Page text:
Goodbyes are never easy, no matter how they come, but this is especially the case when it comes to what some may call “the final goodbye”. Yet when the “goodbye” is directed to someone who has had a long battle with cancer and to a fellow believer, the “goodbye” can become bittersweet. It seems like that time is near once again for my family as we prepare to say “goodbye” to a beloved uncle.
We grieve, but not as those without hope (see 1 Thess 4:13-14). No indeed, for we have the greatest hope of all–that because of Christ we will see my uncle again in heaven. My uncle gets the best part of it because he gets to see Jesus before the rest of us. He gets to go where God “will wipe away every tear from their eyes, and death shall be no more, neither shall there be mourning, nor crying, nor pain anymore, for the former things have passed away” (Rev 21:4).
Our goodbyes will not be final, for we will see my uncle again, and when we do, there will be no more goodbyes. One of my favorite applications for “with the Lord one day is as a thousand years, and a thousand years as one day” (2 Pt 3:8) is one that the pastor at our church has said, “no sooner than when he gets there and see Jesus, will he turn around to find us all standing there with him.” What a glorious thought! It calls to mind lyrics from an old hymn: “When we all get to heaven what a day of rejoicing that will be! When we all see Jesus, we’ll sing and shout the victory!”
Indeed, because of Jesus’ death and resurrection, death has been swallowed up in victory. In the words of another song, “The victory is won and the grave is overwhelmed”. We can have joy, we can have hope because of Christ! He has conquered sin and death, making a way for sinful men and women to be made right with God. For this reason, my uncle, indeed all us who are in Christ, may say “‘Death is swallowed up in victory. / ‘O death, where is your victory? / O death, where is your sting?'” (1 Cor 15:54b-55)
Yet even with all of the joy and hope we have in Christ in the midst of this, it is still hard on those who will remain on earth to tarry a while longer here. Perhaps the death of a loved one is hardest on those who survive them. They feel a pain of searing loss. I think that these people are very near to the heart of God.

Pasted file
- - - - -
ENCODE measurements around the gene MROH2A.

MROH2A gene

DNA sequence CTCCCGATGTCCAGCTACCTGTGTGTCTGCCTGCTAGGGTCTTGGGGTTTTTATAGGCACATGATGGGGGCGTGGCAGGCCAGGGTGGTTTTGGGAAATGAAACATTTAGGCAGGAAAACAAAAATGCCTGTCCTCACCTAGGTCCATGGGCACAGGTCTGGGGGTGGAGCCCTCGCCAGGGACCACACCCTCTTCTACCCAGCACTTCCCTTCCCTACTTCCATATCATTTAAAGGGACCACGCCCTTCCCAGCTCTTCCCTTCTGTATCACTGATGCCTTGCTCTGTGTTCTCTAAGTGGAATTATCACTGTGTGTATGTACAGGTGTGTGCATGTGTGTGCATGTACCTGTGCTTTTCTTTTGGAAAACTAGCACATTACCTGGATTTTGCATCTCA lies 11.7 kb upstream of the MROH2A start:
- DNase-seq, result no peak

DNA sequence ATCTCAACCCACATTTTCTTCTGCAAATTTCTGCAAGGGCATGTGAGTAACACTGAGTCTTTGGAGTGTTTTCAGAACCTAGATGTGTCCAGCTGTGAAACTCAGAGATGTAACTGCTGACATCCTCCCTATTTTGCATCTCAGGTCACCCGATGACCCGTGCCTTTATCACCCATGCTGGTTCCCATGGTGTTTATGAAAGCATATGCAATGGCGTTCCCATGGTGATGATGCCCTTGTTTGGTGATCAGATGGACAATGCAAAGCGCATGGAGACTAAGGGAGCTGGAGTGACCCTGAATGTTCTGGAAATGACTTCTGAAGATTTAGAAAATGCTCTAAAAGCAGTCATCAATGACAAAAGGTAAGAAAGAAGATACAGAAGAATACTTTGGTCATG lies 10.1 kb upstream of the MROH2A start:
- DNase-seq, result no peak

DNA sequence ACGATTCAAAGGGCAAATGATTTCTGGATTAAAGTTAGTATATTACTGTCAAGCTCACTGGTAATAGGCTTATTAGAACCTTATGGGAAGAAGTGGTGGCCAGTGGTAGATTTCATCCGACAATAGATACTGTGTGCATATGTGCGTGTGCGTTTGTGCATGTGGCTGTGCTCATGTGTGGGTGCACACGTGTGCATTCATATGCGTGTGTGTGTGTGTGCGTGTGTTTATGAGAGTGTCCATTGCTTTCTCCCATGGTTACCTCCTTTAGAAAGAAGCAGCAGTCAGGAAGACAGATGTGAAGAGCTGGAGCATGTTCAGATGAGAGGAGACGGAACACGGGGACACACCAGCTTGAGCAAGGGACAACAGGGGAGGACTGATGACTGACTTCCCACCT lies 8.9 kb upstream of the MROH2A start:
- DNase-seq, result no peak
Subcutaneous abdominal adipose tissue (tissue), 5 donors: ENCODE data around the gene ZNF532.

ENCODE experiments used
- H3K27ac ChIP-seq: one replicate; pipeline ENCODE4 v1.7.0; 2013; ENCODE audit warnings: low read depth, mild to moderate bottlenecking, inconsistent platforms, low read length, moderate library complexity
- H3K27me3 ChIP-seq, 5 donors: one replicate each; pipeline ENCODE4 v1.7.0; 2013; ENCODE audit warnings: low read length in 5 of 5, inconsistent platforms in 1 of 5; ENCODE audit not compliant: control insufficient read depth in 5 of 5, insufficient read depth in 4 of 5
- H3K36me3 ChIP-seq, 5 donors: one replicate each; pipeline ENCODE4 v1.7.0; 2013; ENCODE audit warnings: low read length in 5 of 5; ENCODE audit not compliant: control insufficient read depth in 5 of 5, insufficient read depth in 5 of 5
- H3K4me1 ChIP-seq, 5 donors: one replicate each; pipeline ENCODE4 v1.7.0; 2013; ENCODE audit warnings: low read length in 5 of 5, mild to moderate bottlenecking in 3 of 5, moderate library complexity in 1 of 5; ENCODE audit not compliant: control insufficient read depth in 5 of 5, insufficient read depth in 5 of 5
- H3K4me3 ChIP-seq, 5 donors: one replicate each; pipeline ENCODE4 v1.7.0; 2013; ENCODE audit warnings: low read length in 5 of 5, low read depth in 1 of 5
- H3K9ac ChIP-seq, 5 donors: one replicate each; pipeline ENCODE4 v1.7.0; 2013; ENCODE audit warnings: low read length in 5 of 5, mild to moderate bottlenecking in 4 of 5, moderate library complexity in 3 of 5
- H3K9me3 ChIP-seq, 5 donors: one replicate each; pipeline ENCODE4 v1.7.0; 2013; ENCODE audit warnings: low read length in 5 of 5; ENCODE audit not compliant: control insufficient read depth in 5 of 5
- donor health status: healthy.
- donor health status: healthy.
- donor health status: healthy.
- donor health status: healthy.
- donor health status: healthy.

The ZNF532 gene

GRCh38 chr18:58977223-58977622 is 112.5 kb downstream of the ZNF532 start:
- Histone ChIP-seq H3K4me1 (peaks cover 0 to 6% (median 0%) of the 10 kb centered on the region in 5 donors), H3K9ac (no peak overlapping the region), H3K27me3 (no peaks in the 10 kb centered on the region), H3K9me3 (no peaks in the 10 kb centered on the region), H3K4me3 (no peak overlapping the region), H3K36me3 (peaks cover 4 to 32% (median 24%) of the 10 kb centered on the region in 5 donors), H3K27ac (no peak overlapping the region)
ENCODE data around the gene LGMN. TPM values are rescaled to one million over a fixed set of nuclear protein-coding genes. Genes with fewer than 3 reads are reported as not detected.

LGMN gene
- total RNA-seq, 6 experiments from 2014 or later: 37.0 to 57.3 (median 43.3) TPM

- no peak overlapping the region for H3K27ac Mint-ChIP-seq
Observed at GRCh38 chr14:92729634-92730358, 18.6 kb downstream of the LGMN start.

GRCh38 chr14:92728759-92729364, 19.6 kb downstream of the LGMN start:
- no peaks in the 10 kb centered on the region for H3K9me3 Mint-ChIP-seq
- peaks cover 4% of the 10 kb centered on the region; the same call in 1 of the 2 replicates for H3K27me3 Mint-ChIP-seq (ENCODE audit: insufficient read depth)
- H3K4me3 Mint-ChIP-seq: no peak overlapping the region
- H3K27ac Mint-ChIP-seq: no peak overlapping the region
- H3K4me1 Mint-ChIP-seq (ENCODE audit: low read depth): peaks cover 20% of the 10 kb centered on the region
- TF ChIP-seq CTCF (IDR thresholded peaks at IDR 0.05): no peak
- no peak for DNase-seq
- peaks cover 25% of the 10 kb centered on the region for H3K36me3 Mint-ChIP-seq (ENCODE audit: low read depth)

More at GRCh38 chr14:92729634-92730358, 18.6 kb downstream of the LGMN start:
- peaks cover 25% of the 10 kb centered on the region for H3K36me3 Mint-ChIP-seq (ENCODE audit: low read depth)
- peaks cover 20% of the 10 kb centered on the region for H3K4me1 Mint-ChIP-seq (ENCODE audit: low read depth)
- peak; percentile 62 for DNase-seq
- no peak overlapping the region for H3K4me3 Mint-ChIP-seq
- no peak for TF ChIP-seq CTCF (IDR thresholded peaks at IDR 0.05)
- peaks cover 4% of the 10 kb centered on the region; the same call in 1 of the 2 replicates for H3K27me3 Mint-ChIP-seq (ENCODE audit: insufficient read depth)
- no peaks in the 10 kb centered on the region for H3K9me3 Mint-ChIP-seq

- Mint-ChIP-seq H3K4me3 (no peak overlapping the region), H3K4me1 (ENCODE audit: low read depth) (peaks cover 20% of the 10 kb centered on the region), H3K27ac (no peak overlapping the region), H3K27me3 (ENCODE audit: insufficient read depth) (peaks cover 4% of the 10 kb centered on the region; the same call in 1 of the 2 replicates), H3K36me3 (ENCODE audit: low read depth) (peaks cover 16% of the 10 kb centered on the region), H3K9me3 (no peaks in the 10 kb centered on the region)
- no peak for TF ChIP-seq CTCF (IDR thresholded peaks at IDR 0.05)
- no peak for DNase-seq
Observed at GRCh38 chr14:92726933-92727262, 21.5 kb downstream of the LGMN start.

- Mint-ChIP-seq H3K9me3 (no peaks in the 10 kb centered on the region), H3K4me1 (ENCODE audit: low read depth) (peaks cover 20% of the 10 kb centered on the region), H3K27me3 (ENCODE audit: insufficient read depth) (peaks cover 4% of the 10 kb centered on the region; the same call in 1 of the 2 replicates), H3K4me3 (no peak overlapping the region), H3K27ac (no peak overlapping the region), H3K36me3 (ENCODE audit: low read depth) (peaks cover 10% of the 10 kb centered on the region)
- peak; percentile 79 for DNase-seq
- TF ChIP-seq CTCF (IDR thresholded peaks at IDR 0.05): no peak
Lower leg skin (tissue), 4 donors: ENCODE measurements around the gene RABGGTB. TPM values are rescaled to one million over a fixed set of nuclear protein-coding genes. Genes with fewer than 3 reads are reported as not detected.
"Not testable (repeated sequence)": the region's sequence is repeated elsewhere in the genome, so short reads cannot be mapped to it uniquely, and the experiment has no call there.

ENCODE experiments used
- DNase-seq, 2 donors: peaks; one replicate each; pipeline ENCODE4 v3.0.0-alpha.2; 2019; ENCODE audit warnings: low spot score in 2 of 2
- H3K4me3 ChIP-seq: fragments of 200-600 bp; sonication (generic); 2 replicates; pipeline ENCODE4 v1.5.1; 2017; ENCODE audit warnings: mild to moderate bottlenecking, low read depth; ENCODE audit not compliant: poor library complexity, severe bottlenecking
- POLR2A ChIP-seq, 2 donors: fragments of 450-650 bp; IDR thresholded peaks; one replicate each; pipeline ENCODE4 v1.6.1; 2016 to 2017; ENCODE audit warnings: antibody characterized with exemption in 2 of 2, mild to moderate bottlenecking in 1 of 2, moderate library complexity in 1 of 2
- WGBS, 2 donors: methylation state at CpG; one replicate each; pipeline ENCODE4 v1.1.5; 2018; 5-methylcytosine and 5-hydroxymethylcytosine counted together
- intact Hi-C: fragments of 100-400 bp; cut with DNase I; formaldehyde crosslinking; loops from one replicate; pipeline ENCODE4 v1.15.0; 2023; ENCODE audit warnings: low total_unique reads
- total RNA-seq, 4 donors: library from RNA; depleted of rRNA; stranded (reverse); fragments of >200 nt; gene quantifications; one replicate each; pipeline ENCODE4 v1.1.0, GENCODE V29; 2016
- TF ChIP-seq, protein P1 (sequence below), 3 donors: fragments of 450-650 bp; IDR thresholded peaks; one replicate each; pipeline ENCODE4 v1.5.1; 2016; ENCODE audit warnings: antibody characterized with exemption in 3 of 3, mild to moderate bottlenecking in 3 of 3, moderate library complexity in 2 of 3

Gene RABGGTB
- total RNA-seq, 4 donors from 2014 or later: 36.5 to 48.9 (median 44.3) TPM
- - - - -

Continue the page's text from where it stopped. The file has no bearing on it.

I consider the cross of Jesus. God the Father had to bare the loss of His one and only begotten Son. He had to turn His face away from His own Son because of the sin that Jesus took upon His own shoulders. The Father bore the loss even as it was the will of God to crush Him (see Is 53:10). But because of the loss that occurred at Calvary, followed by the resurrection, we can have confidence that my uncle will go to be in heaven with his Lord, Savior, and Master–Jesus Christ.
Yes, I do think that those going through the pain of loss are near to the heart of God. “The LORD is near to the brokenhearted / and saves the crushed in spirit” (Ps 34:18). For those who survive my uncle, I pray that this will be an overwhelming reality in the coming days, weeks, months, and years. I pray that God would make His presence evident. I pray that God would continue to receive the glory in all of this. Such has been my prayer from the beginning of my uncle’s battle with cancer: that the Lord would be glorified in the process as well as the outcome.
It seems that God has chosen to call one of His faithful servants home to be with Him in glory. He has fought the good fight, he has run his race well, and he has kept the faith (see 2 Tim 4:7). He has honored his Lord with his life and advanced the Kingdom of God here on earth. I hope that in my lifetime I can follow my uncle’s example in following Christ and be more like them both.
I will miss him greatly, as many will, but I’ll see him on the other side. For this reason, I do not say “goodbye”, but rather, “see you later”.